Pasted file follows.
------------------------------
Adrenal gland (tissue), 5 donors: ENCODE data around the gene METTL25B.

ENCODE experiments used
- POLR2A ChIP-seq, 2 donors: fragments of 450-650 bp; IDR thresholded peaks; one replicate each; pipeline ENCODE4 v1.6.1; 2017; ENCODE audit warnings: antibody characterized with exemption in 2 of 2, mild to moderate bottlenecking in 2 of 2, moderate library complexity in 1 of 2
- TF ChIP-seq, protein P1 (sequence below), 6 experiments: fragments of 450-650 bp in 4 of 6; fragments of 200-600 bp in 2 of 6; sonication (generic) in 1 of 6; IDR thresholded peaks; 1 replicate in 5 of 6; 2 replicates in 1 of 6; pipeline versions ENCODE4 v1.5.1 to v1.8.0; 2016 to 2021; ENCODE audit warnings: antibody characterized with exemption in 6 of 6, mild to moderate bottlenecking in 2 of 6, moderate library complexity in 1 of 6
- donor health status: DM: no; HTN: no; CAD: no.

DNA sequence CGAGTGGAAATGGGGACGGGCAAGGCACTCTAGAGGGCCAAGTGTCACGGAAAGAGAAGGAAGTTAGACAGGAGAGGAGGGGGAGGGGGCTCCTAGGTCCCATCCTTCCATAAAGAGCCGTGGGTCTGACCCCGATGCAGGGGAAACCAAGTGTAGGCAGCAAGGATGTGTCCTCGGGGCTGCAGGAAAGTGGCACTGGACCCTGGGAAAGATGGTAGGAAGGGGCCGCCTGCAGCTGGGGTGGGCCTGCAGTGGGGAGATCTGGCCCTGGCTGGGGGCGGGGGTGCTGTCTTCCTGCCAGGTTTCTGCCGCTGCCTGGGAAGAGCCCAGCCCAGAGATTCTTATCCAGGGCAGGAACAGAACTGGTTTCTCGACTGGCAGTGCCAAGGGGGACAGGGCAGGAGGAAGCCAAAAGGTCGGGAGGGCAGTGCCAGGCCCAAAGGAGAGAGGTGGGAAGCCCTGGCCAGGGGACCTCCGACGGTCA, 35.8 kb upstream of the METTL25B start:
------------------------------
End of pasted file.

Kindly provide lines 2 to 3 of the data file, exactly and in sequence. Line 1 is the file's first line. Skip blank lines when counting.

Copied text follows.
ENCODE experiments used
- POLR2A ChIP-seq, 2 donors: fragments of 450-650 bp; IDR thresholded peaks; one replicate each; pipeline ENCODE4 v1.6.1; 2017; ENCODE audit warnings: antibody characterized with exemption in 2 of 2, mild to moderate bottlenecking in 2 of 2, moderate library complexity in 1 of 2